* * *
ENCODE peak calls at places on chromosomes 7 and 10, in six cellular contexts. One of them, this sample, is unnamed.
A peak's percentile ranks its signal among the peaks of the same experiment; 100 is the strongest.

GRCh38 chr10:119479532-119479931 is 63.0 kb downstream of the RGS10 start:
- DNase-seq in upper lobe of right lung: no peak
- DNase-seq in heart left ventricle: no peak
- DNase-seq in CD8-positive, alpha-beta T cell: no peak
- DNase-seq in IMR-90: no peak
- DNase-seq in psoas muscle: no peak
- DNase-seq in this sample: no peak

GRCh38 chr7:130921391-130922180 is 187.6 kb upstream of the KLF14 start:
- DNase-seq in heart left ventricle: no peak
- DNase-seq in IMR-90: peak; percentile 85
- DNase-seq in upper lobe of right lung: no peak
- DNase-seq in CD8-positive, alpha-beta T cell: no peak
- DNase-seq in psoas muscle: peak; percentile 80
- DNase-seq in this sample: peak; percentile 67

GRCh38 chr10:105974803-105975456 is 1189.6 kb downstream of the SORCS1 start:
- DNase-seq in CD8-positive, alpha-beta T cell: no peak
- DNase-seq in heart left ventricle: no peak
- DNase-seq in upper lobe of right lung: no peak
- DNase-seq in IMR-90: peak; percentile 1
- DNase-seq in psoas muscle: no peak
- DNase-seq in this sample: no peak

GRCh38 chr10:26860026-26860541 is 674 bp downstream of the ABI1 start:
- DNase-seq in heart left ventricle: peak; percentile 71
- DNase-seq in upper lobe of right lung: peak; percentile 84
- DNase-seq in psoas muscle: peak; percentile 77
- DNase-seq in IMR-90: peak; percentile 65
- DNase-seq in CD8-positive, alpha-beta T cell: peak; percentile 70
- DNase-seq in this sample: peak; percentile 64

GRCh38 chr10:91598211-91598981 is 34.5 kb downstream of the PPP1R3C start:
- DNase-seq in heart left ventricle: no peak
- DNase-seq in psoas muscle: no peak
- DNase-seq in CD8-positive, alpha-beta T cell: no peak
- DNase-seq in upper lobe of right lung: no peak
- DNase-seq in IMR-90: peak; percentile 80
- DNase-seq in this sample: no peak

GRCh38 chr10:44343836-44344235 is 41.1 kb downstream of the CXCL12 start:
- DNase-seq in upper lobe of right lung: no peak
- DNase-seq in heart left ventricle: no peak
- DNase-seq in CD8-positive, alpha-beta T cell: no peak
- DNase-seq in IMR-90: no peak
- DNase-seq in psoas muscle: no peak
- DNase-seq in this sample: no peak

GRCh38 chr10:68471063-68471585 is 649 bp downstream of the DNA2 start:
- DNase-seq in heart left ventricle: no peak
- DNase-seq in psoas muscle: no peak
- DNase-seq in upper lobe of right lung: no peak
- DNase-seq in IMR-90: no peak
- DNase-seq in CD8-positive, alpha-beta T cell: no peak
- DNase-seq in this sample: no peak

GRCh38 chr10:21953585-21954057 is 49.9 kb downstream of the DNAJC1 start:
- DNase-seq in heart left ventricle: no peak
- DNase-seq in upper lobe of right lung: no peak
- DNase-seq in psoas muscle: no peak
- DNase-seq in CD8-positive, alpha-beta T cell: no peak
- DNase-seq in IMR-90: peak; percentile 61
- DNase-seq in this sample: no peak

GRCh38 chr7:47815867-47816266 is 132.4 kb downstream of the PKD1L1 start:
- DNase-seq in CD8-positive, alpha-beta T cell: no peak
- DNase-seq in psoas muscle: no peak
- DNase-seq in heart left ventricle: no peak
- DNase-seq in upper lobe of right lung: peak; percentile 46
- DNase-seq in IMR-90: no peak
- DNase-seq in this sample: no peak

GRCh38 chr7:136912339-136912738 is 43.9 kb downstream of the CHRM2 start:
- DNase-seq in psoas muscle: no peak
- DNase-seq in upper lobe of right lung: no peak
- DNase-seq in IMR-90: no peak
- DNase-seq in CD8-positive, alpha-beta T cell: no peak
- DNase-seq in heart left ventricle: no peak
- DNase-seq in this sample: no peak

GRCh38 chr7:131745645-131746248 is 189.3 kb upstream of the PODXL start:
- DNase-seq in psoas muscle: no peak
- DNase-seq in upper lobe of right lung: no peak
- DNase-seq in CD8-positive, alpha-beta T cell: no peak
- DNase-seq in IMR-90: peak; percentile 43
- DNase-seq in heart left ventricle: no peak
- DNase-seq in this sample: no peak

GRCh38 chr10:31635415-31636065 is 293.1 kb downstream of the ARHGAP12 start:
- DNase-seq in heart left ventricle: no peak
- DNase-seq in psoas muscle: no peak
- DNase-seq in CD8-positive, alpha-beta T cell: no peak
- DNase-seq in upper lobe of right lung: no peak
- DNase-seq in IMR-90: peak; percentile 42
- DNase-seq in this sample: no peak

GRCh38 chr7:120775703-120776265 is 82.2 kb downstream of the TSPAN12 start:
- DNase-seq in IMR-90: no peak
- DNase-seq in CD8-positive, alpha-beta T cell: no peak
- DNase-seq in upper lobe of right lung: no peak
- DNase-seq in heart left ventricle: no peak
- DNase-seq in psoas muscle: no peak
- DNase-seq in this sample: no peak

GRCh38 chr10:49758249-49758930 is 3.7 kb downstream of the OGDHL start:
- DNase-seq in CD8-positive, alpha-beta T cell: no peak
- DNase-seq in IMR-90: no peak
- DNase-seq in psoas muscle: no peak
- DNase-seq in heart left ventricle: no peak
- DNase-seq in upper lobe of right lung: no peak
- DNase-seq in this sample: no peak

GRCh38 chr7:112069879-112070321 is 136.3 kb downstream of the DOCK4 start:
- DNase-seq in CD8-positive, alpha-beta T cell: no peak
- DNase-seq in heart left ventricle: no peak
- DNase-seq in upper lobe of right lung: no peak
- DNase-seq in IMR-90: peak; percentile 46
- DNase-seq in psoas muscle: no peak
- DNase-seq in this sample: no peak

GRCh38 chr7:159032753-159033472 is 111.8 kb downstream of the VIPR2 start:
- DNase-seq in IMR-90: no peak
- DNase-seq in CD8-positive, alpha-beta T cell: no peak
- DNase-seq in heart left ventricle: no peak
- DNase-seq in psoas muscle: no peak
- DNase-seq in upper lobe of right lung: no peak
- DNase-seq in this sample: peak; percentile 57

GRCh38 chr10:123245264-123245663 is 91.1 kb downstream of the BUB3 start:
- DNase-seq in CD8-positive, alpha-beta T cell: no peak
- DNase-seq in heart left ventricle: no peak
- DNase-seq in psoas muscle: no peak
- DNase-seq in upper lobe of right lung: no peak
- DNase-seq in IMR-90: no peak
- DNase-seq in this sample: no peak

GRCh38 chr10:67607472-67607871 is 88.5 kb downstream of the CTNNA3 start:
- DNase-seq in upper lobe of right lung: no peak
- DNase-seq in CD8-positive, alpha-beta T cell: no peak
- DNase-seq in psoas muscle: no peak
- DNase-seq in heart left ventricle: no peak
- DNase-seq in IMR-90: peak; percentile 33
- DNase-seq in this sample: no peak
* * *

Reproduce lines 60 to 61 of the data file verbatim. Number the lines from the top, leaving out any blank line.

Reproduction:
- DNase-seq in CD8-positive, alpha-beta T cell: no peak
- DNase-seq in psoas muscle: no peak